Worst of all is that these emailed assignments only come because the student missed the deadline. That’s the deadline they’ve had on the syllabus since the very first day of the term. These emails almost never are accompanied by an acknowledgement of that except a comment to the effect that “the dropbox was closed so here’s my assignment”. A student who emails me with an honest query “I tried to submit my paper online but the dropbox closed” will get a chance at sympathy and a link to the newly reopened dropbox. A student who emails the assignment? Gets my eternal irk. And is that what anyone wants at marking time? I think not.
This past month has been an exciting time professionally. Helping to get the news out about Star Wars and History has been great fun. But real life has a way of intruding. In this case, it came in the form of our aging but much-loved Staffie, Ozzie, seen here sacked out on the family room couch with our cat, Sisu.
Ozzie has health problems, which we’ve finally nailed down with a diagnosis of Cushing’s disease. (Sadly, nothing to do with the awesome Peter Cushing who artfully terrorized us all as Grand Moff Tarkin.) Now that we know what’s wrong, we can begin the course of treatment, medication, which should improve his quality of life. The diagnosis also comes with the news that he’s likely to only be with us for another year and a half or two. We live with pets on borrowed time but we’re hoping to squeeze as much as we can out in the next few years. There will be more indulgent naps on the couch and snuggle time, have no doubt!
Filed under personal, pets
a fan of Chewbacca, the heroic Wookiee we all love, Jennelle Holland wins the Star Wars and History giveaway. Thanks to everyone who entered and, of course, may the Force be with you, always!
In the meantime, look for the book in stores near you. It’s out across North America now with a UK release next week. Let me know if you see it in the wild!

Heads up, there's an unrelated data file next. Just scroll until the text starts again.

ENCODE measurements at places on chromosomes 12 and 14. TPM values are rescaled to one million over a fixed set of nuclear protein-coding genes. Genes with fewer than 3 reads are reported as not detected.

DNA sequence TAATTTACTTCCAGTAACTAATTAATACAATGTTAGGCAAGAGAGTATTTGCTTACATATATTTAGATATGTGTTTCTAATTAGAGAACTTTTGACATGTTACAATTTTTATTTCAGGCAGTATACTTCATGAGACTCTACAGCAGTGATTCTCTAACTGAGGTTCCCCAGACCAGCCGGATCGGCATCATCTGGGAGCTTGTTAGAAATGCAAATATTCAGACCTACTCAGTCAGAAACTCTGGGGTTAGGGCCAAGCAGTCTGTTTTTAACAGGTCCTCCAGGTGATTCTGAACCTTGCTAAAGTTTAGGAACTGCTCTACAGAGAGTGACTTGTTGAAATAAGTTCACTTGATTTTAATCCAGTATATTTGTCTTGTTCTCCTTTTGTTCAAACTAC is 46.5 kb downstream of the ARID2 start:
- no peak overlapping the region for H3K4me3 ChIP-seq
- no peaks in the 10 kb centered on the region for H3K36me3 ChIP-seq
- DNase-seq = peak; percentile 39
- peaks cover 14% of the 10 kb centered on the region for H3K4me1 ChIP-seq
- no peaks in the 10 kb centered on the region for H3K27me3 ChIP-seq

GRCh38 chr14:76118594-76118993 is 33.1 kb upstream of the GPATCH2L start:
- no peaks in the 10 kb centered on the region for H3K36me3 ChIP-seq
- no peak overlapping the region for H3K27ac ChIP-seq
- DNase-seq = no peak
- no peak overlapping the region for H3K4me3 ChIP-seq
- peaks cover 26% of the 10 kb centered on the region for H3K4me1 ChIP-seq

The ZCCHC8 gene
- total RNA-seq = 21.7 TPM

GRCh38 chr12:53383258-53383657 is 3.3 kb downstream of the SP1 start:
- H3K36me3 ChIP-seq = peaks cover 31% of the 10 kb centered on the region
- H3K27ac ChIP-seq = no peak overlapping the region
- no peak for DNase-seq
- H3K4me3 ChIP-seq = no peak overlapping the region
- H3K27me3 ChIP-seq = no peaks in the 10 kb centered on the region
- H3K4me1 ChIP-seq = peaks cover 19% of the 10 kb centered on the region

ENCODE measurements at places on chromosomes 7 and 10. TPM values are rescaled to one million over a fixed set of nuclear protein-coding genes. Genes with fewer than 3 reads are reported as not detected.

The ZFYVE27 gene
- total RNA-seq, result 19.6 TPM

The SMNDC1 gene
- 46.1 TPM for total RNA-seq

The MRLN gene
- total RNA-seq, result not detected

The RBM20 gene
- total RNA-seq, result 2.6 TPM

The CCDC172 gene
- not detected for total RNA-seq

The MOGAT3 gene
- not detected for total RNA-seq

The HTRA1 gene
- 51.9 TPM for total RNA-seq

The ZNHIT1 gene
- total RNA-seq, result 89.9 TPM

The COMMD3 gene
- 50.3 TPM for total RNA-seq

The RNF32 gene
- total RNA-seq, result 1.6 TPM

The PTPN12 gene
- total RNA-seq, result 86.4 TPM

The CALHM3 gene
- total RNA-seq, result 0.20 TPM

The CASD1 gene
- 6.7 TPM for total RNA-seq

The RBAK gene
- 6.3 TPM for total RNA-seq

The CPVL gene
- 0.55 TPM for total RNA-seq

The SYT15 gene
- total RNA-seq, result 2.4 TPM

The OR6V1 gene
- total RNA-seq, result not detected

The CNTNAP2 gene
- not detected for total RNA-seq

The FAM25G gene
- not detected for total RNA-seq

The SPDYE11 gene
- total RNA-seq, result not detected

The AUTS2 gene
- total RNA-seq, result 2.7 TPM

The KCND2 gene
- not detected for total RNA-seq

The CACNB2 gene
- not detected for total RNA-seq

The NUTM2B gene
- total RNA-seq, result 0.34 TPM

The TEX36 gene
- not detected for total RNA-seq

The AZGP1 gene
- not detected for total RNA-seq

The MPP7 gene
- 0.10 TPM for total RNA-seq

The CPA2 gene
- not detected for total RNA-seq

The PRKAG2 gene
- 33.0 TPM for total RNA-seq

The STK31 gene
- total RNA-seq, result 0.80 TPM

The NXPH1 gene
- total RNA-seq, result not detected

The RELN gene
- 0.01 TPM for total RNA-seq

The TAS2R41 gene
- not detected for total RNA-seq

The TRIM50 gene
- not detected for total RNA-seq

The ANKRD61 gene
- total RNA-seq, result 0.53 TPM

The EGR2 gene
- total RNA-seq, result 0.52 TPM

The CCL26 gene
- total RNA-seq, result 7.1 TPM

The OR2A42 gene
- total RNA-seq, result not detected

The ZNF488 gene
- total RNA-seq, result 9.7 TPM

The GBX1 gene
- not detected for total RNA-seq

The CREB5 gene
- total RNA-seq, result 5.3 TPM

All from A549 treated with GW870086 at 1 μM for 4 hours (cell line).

Look what’s finally in my hands! Although the official release date is still a few days away, lots of people are reporting finding Star Wars and History in the bookstores or receiving it from an online retailer.
If you haven’t got your copy yet, now’s your time to score a copy of this awesome collection. I’m hosting a giveaway for a copy of Star Wars and History right here on this blog. All you have to do to enter is leave a comment on this post telling me who your favourite Star Wars character is and why. Contest is open worldwide. The deadline to enter is November 16, 2012, at noon EST (What time is that for me?).
It’s the end of reading week and, surprise, surprise, I’m doing some non-work reading. Specifically, I’m finally digging into a colleague’s recent book The Black & Tans: British Police and Auxiliaries in the Irish War of Independence.
It’s quite a good read, even for someone whose knowledge of modern Irish history comes and goes after the Gladstonian era. In many ways, it reminds me of Christopher Browning’s Ordinary Men: Reserve Police Battalion 101 and the Final Solution in Poland, not that the types of sources or particular situations are much the same, but insofar as both Browning and Leeson write with particular interest in how the situations put unique stress upon the men involved.
Black & Tans takes the conventional wisdom that the Royal Irish Constabulary was a motley group of thuggish WWI vets just looking to spill some blood and cause maximum mayhem (or, conversely, that they were the tools of thuggish English politicians determined to brutally oppress the Irish through terror tactics carried out by the police). His argument, is that it wasn’t a fatal flaw in the people but that the situation of trying to enforce impossible police directives in what was constantly hostile territory where the Black & Tans found themselves virtually under siege (and their challengers vice versa).
You come to see this argument emerging early on. Dr. Leeson’s not in any way an apologist for the forces, but he’s a dab hand with archival sources and elegant argumentation. I’m just over 100 pages into the book now and have a hard time putting it down as I’m encouraged to read just one more section as I learn about the Auxiliaries and their somewhat chequered as well as occasionally inglorious pasts.
I’m proud to call him a colleague and recommend the book which comes out in paperback next month.
Filed under history, review